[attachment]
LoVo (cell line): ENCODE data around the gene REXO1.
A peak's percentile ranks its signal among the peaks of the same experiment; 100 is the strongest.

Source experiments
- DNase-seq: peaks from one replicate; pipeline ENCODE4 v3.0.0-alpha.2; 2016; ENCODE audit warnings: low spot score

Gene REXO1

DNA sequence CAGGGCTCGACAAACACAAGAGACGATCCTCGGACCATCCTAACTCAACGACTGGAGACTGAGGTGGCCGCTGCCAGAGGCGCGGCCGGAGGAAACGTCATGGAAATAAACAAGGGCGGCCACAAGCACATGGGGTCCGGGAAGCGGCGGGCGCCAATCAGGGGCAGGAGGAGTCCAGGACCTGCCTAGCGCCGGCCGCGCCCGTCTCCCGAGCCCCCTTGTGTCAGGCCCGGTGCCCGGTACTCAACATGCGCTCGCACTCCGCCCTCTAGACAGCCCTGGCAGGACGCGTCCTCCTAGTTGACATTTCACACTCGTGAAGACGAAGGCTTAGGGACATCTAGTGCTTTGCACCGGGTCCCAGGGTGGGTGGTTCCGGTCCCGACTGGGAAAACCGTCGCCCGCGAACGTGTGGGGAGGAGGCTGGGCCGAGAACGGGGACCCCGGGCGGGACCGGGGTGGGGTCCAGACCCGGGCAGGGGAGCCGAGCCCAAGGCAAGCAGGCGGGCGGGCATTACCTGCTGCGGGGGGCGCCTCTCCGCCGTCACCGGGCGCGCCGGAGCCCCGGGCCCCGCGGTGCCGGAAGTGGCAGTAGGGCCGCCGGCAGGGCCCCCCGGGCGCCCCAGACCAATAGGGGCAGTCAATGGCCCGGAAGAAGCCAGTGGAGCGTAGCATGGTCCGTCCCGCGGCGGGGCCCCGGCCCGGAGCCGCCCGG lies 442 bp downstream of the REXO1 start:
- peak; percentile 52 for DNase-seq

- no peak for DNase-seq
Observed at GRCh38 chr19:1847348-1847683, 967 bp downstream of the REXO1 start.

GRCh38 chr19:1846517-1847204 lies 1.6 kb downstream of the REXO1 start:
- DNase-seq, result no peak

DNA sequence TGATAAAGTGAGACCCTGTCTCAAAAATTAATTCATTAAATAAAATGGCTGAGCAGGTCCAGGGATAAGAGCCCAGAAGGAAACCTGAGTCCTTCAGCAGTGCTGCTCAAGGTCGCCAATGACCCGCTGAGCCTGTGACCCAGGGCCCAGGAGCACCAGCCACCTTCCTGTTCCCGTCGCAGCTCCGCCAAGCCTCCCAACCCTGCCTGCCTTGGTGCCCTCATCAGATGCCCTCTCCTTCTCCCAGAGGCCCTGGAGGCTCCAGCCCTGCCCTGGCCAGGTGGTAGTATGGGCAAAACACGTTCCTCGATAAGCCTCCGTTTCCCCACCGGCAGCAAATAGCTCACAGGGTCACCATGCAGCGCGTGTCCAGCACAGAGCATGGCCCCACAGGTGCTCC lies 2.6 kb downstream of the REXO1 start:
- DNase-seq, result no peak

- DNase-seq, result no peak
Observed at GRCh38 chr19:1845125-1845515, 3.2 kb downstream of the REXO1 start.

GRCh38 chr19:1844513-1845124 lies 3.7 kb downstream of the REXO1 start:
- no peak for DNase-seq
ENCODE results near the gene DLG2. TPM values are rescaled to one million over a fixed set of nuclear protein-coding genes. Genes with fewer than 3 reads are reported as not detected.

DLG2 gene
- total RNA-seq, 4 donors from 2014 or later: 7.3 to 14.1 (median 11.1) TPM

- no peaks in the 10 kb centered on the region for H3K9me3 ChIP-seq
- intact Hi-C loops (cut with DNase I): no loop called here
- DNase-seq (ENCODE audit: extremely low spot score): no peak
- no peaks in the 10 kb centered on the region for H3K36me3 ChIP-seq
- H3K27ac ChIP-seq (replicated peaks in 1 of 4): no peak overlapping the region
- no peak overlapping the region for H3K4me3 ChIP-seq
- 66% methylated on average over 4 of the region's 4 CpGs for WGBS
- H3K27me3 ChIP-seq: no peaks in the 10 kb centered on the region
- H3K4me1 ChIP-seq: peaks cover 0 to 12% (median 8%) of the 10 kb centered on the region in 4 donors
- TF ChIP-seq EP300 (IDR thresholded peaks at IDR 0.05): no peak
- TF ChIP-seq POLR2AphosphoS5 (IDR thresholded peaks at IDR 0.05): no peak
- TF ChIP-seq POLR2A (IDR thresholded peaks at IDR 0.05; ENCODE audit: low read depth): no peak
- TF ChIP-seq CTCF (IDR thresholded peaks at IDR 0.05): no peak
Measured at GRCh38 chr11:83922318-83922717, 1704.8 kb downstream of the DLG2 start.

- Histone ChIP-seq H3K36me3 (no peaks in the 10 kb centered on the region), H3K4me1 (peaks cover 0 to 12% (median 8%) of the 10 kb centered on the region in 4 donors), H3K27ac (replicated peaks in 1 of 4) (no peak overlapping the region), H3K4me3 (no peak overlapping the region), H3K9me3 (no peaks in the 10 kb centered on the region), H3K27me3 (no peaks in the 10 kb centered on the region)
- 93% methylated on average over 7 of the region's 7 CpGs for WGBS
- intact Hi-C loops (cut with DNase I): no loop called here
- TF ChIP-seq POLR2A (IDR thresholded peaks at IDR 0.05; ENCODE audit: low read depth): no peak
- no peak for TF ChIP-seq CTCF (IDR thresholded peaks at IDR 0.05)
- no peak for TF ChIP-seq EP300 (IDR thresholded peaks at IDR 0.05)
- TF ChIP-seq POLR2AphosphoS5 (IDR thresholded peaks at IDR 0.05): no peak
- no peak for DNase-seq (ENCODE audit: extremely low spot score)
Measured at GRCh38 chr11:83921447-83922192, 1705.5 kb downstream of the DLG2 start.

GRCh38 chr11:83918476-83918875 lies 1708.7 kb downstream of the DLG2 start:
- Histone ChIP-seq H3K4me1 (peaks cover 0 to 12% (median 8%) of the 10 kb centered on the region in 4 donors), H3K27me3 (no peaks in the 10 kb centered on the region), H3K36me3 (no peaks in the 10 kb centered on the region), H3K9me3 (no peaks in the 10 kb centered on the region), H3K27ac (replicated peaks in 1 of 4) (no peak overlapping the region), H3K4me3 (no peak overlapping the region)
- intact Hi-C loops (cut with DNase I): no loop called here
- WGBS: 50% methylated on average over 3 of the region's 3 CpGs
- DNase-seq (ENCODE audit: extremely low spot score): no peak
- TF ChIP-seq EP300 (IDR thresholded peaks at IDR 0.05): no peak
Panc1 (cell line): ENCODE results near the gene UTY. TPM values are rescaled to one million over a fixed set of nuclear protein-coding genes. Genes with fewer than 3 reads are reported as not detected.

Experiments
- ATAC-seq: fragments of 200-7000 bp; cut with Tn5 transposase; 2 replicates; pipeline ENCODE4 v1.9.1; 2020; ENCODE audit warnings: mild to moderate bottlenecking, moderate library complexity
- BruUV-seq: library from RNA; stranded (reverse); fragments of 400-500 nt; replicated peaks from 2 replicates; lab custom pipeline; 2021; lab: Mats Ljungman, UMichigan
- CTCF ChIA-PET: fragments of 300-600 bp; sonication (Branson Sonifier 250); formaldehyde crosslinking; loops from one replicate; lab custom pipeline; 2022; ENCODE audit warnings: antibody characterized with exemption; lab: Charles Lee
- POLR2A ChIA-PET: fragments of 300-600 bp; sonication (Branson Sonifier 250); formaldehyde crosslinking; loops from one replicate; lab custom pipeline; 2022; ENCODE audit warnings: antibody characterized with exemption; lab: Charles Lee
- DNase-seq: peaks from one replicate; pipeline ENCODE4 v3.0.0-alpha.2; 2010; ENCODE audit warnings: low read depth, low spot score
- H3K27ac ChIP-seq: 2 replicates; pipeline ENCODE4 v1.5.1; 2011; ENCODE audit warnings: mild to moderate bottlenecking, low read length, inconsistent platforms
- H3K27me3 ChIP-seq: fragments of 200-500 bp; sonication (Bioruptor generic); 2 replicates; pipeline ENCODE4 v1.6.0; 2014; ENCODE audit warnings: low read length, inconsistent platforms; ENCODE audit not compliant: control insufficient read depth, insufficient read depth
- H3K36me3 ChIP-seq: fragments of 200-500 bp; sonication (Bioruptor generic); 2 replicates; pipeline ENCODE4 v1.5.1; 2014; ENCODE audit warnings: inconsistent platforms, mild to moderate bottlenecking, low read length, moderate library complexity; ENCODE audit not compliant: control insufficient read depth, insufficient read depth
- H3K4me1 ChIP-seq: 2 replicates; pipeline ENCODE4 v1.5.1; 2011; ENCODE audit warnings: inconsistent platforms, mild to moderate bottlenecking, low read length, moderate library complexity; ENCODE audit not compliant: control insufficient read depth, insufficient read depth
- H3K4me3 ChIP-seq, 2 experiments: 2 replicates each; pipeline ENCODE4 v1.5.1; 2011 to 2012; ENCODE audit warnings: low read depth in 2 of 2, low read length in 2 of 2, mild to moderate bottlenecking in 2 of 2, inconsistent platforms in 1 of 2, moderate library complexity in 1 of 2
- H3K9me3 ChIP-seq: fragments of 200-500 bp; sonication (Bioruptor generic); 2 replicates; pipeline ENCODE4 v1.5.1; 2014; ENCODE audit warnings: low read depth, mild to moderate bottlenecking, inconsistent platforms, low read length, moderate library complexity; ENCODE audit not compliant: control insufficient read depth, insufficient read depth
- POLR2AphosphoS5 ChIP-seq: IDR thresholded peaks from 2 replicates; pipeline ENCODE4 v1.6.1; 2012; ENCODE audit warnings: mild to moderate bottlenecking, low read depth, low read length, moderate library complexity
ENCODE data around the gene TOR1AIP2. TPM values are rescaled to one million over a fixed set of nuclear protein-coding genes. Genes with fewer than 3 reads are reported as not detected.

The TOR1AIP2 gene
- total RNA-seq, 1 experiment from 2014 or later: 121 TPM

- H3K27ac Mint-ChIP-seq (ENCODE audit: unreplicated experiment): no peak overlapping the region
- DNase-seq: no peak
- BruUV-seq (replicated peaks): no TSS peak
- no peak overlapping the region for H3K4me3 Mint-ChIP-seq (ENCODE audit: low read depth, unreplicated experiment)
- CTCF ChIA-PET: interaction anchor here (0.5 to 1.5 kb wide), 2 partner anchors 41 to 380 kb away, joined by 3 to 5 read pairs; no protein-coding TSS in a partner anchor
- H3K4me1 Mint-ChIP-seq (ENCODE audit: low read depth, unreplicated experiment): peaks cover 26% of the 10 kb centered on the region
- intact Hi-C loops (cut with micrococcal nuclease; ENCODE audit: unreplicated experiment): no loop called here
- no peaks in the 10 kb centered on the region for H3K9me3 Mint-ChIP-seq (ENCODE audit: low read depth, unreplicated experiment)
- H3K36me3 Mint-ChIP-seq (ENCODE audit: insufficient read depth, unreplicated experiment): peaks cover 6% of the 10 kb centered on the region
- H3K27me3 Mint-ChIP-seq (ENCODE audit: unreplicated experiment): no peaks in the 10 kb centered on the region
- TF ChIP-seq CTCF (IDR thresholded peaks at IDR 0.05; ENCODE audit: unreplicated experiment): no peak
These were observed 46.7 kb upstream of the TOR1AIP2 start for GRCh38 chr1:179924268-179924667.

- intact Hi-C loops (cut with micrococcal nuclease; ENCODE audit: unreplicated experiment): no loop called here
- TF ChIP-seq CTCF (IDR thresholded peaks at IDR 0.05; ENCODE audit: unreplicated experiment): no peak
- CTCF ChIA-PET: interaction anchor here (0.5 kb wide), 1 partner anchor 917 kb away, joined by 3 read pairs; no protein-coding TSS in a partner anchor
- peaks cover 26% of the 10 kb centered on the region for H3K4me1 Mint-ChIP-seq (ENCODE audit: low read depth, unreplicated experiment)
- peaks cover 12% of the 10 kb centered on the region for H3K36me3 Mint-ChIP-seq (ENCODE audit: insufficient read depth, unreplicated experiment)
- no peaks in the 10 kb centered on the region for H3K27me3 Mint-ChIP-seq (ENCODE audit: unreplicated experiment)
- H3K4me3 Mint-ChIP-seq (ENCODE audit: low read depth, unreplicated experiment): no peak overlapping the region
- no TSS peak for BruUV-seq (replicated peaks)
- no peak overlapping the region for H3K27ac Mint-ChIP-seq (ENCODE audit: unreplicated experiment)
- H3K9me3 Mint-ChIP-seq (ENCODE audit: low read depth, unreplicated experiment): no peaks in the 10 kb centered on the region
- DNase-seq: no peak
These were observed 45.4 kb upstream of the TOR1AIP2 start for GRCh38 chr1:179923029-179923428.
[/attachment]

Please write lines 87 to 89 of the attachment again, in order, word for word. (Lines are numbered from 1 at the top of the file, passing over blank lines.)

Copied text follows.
- no peak overlapping the region for H3K27ac Mint-ChIP-seq (ENCODE audit: unreplicated experiment)
- H3K9me3 Mint-ChIP-seq (ENCODE audit: low read depth, unreplicated experiment): no peaks in the 10 kb centered on the region
- DNase-seq: no peak